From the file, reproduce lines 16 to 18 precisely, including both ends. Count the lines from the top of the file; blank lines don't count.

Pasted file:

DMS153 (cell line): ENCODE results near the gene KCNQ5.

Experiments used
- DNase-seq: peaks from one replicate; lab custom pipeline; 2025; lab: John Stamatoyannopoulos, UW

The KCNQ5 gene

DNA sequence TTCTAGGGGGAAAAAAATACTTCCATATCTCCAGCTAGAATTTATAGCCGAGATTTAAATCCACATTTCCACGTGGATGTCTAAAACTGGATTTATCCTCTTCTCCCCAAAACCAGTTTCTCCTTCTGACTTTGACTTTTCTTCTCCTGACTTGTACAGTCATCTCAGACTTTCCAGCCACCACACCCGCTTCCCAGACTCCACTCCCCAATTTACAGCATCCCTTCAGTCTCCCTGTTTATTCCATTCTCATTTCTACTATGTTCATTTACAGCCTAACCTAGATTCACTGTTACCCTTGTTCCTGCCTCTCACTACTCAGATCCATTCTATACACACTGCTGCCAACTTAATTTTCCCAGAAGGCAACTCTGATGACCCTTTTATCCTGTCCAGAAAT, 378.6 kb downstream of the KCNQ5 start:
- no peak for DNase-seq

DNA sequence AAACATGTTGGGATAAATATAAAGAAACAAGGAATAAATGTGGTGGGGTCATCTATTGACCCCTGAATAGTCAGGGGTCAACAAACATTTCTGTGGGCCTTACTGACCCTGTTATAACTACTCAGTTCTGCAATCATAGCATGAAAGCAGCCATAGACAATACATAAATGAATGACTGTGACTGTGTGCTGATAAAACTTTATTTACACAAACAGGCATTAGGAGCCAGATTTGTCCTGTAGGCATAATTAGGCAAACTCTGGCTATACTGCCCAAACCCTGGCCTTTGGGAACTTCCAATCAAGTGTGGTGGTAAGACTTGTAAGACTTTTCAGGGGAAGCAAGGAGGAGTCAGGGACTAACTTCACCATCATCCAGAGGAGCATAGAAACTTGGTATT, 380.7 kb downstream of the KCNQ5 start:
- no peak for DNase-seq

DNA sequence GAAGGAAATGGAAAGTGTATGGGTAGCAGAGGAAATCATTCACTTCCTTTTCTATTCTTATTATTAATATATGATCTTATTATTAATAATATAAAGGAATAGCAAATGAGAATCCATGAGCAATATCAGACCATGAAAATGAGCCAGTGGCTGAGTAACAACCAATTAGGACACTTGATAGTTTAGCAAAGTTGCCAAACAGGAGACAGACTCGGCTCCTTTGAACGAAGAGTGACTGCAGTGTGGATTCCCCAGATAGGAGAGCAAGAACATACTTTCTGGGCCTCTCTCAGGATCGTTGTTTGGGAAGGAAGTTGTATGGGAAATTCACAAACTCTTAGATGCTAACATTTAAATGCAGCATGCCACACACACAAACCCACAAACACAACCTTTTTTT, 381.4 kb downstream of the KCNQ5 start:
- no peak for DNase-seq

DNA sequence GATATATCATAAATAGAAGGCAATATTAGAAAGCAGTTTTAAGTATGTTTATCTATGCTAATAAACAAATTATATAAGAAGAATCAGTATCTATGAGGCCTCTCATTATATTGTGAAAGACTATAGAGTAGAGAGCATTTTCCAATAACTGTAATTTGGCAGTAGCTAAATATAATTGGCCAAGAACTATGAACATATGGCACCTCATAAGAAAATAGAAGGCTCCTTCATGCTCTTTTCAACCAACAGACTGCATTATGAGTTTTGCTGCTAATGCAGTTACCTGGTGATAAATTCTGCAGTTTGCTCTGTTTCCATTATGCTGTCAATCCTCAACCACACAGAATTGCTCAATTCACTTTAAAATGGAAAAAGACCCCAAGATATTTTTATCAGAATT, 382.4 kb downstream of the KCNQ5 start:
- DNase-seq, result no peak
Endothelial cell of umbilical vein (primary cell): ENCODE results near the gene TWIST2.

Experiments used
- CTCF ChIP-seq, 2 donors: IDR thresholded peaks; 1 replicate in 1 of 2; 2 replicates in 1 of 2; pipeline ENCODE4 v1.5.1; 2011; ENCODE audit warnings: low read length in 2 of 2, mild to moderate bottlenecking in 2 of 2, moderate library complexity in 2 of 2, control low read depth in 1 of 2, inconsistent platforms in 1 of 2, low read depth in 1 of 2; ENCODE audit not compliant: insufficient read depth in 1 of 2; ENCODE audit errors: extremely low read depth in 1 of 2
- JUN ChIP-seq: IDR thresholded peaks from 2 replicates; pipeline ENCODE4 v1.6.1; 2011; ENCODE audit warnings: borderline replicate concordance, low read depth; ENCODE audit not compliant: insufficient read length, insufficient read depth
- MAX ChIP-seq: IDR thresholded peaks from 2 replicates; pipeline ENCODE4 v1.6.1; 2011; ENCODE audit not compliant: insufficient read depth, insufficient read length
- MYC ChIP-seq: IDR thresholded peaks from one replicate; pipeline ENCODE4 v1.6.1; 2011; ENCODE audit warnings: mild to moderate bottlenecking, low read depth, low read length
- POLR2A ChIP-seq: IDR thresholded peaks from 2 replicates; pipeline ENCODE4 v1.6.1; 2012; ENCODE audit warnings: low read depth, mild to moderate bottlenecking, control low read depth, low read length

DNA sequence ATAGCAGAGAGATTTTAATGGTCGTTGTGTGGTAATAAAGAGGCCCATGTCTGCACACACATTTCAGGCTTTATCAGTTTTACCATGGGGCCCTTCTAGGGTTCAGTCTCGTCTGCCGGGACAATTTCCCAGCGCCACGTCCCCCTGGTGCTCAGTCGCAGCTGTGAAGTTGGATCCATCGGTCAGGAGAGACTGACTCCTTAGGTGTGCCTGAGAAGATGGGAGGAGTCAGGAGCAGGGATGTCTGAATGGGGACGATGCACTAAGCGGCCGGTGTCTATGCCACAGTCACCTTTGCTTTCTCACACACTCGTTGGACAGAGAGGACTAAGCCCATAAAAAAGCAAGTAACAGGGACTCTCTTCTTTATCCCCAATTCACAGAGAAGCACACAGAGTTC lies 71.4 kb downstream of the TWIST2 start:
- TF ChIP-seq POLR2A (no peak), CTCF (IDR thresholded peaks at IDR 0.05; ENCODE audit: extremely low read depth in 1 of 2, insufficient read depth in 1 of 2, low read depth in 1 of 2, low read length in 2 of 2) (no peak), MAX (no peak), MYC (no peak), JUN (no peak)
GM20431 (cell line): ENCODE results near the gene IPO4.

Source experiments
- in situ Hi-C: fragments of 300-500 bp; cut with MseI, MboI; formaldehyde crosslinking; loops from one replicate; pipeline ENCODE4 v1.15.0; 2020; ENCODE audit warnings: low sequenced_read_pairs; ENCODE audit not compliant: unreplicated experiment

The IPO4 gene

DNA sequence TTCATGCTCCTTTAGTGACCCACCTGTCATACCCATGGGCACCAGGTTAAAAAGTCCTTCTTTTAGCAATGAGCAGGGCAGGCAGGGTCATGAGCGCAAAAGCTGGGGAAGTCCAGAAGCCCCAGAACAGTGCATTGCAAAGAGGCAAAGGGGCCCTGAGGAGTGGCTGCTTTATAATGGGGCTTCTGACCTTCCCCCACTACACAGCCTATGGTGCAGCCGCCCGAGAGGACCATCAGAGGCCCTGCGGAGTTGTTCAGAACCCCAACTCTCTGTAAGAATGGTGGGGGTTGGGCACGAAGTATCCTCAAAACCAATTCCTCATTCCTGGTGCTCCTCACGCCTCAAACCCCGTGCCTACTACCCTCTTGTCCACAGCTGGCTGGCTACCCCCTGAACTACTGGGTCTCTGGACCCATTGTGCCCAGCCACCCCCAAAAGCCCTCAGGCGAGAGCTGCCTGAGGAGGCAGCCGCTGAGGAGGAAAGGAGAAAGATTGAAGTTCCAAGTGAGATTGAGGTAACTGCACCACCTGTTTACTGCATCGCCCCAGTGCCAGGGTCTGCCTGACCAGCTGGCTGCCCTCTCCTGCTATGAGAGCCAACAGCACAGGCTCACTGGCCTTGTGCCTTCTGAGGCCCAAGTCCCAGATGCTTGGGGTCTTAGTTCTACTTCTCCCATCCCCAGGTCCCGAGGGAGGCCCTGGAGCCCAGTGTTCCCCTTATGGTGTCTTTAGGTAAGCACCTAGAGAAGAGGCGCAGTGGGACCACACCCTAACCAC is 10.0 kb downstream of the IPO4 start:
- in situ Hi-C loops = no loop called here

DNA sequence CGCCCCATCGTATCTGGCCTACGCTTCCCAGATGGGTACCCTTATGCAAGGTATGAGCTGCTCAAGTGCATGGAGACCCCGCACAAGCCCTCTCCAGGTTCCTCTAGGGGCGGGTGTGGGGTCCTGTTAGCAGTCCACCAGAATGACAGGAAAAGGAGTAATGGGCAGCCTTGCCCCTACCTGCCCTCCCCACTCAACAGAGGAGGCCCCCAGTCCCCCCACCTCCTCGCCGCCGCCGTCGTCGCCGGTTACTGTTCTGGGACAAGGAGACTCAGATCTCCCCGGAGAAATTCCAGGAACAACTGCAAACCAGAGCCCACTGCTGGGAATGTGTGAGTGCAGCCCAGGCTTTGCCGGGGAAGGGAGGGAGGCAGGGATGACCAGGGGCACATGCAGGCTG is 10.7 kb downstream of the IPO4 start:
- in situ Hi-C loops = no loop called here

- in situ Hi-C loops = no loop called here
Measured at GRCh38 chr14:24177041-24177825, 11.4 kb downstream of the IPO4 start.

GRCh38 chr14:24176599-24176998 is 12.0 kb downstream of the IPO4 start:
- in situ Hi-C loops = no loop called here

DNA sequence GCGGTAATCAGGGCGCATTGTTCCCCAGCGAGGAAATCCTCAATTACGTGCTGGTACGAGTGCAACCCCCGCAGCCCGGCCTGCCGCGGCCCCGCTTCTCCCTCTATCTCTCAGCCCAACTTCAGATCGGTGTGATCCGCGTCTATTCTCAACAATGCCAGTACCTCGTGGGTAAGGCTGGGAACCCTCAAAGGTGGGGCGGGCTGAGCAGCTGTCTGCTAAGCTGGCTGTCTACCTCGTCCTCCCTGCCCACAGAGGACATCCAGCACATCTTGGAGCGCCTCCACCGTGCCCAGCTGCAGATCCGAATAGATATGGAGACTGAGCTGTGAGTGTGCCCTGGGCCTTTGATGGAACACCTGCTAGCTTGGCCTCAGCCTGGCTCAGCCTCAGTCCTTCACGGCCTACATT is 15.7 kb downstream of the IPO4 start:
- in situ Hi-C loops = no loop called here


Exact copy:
- JUN ChIP-seq: IDR thresholded peaks from 2 replicates; pipeline ENCODE4 v1.6.1; 2011; ENCODE audit warnings: borderline replicate concordance, low read depth; ENCODE audit not compliant: insufficient read length, insufficient read depth
- MAX ChIP-seq: IDR thresholded peaks from 2 replicates; pipeline ENCODE4 v1.6.1; 2011; ENCODE audit not compliant: insufficient read depth, insufficient read length
- MYC ChIP-seq: IDR thresholded peaks from one replicate; pipeline ENCODE4 v1.6.1; 2011; ENCODE audit warnings: mild to moderate bottlenecking, low read depth, low read length